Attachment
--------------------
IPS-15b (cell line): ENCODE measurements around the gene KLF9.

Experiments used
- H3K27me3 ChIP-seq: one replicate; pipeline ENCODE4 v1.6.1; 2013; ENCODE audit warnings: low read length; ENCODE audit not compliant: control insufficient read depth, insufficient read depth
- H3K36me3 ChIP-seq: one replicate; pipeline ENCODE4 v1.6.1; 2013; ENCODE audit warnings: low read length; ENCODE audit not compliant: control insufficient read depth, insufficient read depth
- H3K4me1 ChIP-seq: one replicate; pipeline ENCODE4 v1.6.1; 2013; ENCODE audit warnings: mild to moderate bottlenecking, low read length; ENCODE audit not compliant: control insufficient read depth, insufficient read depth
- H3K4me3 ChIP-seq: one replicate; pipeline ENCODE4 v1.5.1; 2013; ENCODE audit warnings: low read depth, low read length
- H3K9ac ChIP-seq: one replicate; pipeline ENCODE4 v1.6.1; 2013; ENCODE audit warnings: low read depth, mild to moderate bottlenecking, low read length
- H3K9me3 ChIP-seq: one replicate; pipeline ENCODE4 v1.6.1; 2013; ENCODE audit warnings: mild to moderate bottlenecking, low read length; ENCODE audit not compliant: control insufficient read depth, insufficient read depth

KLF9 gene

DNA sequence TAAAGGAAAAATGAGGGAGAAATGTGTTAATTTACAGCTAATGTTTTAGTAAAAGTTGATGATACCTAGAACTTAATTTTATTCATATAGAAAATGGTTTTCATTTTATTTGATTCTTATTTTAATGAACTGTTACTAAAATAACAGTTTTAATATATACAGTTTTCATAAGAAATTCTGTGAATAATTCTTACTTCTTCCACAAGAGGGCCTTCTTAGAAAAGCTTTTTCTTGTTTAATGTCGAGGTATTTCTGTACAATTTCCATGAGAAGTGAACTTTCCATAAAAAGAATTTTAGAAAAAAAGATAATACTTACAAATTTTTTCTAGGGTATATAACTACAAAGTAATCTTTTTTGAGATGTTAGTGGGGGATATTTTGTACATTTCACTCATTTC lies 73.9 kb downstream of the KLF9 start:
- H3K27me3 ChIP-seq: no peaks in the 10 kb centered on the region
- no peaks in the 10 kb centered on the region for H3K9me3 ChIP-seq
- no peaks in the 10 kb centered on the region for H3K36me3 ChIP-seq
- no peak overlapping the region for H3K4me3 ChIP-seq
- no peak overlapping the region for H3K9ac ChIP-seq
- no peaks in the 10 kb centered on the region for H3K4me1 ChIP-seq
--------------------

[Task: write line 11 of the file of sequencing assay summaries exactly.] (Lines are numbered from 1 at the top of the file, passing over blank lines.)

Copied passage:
- H3K27me3 ChIP-seq: no peaks in the 10 kb centered on the region